I will take them into the inner room, the one with no windows, where I keep the purest spices, the ones I gathered on the island for times of special need.  I will light the candle I keep ready and search the soot-streaked dimness for lotus root and powdered methi, paste of fennel and sun-roasted asafetida.  I will chant.  I will administer.  I will pray to remove sadness and suffering as the Old One taught.  I will deliver warning.

This is why I left the island where each day still is melted sugar and cinnamon, and birds with diamond throats sing, and silence when it falls is light as mountain mist.

Left it for this store, where I have brought together everything you need in order to be happy.
Chitra Banerjee Divakaruni

About Chitra Banerjee Divakaruni

Chitra Banerjee Divakaruni - The Mistress of Spices
Chitra Banerjee Divakaruni is the author of the bestselling novels Queen of Dreams, Mistress of Spices, Sister of My Heart, and The Vine of Desire, and of the prizewinning story collections Arranged Marriage and The Unknown Errors of Our Lives. She lives in Houston, Texas, and teaches creative writing at the University of Houston.
Praise

Praise

"An unusual, clever, and often exquisite first novel...The result is rather as if Isabel Allende met Laura Esquivel."
--Los Angeles Times

"Divakaruni's prose is so pungent that it stains the page, yet beneath the sighs and smells of this brand of magic realism she deftly introduces her true theme: how an ability to accommodate desire enlivens not only the individual heart but a society cornered by change."
--The New Yorker

"The Mistress of Spices is a dazzling tale of misbegotten dreams and desires, hopes and expectations, woven with poetry and storyteller magic."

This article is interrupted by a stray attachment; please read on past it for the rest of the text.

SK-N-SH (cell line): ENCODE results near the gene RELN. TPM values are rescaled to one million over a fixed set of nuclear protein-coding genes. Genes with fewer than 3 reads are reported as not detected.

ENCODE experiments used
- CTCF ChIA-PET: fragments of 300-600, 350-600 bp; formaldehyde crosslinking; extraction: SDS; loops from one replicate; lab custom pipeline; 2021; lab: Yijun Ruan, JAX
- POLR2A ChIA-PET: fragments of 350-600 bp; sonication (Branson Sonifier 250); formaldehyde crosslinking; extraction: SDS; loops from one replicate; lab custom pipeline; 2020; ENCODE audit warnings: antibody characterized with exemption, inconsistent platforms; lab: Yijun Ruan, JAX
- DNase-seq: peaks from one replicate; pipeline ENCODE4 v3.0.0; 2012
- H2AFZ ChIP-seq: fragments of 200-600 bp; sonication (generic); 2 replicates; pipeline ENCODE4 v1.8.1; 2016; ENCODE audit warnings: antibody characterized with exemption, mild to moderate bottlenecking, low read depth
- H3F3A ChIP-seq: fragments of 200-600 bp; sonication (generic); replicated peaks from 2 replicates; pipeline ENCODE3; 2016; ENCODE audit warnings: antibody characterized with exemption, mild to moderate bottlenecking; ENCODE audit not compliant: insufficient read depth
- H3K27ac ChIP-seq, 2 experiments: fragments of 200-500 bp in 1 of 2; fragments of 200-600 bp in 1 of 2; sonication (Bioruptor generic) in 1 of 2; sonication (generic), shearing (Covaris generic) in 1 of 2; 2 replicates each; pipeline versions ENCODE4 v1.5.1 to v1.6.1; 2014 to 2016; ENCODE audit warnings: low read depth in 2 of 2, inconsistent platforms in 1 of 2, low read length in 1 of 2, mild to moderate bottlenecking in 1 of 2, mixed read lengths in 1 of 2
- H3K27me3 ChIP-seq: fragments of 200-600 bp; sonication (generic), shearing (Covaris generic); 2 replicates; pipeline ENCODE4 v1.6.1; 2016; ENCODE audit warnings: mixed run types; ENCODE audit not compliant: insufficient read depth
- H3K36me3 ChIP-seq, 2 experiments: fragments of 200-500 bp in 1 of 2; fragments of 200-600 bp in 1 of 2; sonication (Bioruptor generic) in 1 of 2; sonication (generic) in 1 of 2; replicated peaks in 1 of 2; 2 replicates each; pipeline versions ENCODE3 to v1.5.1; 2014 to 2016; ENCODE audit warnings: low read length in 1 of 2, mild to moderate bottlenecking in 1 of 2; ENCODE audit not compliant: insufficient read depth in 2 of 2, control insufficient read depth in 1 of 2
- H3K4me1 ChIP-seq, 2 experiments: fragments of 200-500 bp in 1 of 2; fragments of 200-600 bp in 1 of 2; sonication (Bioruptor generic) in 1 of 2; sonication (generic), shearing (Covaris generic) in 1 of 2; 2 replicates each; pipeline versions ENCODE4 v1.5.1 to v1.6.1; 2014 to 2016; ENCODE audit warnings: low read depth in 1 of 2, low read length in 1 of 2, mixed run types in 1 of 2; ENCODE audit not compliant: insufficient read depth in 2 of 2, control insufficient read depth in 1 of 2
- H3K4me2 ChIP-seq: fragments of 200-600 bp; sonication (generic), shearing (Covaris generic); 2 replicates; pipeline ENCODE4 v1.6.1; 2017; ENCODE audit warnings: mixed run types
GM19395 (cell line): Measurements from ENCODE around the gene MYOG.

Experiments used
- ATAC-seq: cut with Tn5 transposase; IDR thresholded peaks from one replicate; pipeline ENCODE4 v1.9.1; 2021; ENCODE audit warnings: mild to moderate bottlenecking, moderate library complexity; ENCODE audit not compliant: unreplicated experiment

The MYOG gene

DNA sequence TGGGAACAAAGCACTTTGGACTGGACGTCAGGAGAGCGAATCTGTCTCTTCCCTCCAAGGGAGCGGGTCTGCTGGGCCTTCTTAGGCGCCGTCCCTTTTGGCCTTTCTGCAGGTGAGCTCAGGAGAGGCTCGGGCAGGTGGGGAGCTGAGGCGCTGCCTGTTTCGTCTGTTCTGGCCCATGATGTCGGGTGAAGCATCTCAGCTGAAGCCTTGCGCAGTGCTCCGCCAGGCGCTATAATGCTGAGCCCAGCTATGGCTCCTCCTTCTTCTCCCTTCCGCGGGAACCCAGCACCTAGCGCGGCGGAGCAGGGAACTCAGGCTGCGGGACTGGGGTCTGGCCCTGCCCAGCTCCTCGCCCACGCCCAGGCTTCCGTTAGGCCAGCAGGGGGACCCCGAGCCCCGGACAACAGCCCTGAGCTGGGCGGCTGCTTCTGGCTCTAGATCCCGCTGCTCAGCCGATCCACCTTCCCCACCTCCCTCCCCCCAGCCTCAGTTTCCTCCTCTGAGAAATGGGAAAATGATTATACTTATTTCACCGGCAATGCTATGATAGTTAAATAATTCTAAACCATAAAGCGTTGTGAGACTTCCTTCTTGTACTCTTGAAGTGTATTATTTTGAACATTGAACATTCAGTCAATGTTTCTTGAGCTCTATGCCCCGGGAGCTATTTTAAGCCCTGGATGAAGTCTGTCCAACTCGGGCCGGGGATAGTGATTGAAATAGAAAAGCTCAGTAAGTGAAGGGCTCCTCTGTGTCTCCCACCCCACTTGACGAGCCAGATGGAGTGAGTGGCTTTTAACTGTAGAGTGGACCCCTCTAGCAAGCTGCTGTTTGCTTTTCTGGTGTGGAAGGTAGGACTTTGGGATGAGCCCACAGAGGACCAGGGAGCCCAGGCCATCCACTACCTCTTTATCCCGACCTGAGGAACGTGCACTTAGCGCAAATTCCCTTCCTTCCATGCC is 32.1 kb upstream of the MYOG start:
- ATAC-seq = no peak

--Amy Tan

"A splendid novel, beautifully conceived and crafted."
--Pat Conroy
Reader's Guide|About the Book|Author Biography|Discussion Questions|Suggestions

About the Book

The questions, discussion topics and author biography that follow are designed to enhance your group's reading of Chitra Banerjee Divakaruni's novels Sister of My Heart and The Mistress of Spices, as well as her collection of short stories, Arranged Marriage. We hope that they will provide you with new ways of looking at and talking about these three books by a gifted writer, whose chameleon-like voice and mastery of rhythm create unforgettable characters and weave stories that are both exotic and familiar, fresh and universal.

About the Guide

In The Mistress of Spices, Divakaruni tells the story of Tilo, a young woman born in another time, in a faraway place, who is trained in the ancient art of spices and ordained as a mistress charged with special powers. Once fully initiated in a rite of fire, the now immortal Tilo--in the gnarled and arthritic body of an old woman--travels through time to Oakland, California, where she opens a shop from which she administers spices as curatives to the local Indian community.

Although it is her duty to remain emotionally detached, Tilo breaks the rules of the spices and is drawn into the lives of the customers in her shop, helping them through their spirals of trouble: abusive husbands, racism, generational conflicts, drug abuse. And when an unexpected romance blossoms with a handsome stranger, Tilo is forced to choose between the supernatural life of an immortal and the vicissitudes of modern life. Spellbinding and hypnotizing, The Mistress of Spices is a tale of joy and sorrow and one special woman's magical powers.

About the Author

Chitra Banerjee Divakaruni, a devout Hindu, attended a convent school in India run by Irish nuns before she came to the United States in 1976. While most of Sister of My Heart takes place in Calcutta, Divakaruni explores the immigrant experience through Indian women in American cities in both The Mistress of Spices and Arranged Marriage.

Whether set in India or America, Divakaruni's plots feature Indian-born women torn between old and new world values. She uses her sharp insight and skilled use of story, plot, and lyrical description to give readers a many-layered look at her characters and their respective worlds, which are filled with fear, hope, and discovery. Whether in California, Chicago, or Calcutta, women learn to adapt and, as a result, discover their own sense of self amidst joy and heartbreak.